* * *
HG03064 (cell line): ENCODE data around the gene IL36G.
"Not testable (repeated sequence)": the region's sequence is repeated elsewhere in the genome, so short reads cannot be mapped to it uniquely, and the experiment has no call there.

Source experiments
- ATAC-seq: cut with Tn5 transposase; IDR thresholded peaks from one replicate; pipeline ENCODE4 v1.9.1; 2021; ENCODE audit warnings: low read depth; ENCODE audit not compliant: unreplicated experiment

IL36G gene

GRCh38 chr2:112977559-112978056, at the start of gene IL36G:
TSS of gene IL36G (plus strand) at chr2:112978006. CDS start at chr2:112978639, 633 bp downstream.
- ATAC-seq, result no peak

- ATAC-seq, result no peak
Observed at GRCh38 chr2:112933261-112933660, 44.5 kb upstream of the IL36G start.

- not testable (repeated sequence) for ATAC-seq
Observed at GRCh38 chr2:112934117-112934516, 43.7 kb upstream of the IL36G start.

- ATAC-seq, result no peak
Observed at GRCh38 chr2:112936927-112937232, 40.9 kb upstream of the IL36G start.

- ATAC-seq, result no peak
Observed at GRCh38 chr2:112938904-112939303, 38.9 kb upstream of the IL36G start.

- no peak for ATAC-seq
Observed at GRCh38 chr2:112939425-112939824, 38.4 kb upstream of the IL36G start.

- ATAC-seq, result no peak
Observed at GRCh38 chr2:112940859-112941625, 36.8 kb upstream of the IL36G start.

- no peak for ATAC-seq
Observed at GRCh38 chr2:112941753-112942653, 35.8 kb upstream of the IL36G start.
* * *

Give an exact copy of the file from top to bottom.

HG03064 (cell line): ENCODE data around the gene IL36G.
"Not testable (repeated sequence)": the region's sequence is repeated elsewhere in the genome, so short reads cannot be mapped to it uniquely, and the experiment has no call there.

Source experiments
- ATAC-seq: cut with Tn5 transposase; IDR thresholded peaks from one replicate; pipeline ENCODE4 v1.9.1; 2021; ENCODE audit warnings: low read depth; ENCODE audit not compliant: unreplicated experiment

IL36G gene

GRCh38 chr2:112977559-112978056, at the start of gene IL36G:
TSS of gene IL36G (plus strand) at chr2:112978006. CDS start at chr2:112978639, 633 bp downstream.
- ATAC-seq, result no peak

- ATAC-seq, result no peak
Observed at GRCh38 chr2:112933261-112933660, 44.5 kb upstream of the IL36G start.

- not testable (repeated sequence) for ATAC-seq
Observed at GRCh38 chr2:112934117-112934516, 43.7 kb upstream of the IL36G start.

- ATAC-seq, result no peak
Observed at GRCh38 chr2:112936927-112937232, 40.9 kb upstream of the IL36G start.

- ATAC-seq, result no peak
Observed at GRCh38 chr2:112938904-112939303, 38.9 kb upstream of the IL36G start.

- no peak for ATAC-seq
Observed at GRCh38 chr2:112939425-112939824, 38.4 kb upstream of the IL36G start.

- ATAC-seq, result no peak
Observed at GRCh38 chr2:112940859-112941625, 36.8 kb upstream of the IL36G start.

- no peak for ATAC-seq
Observed at GRCh38 chr2:112941753-112942653, 35.8 kb upstream of the IL36G start.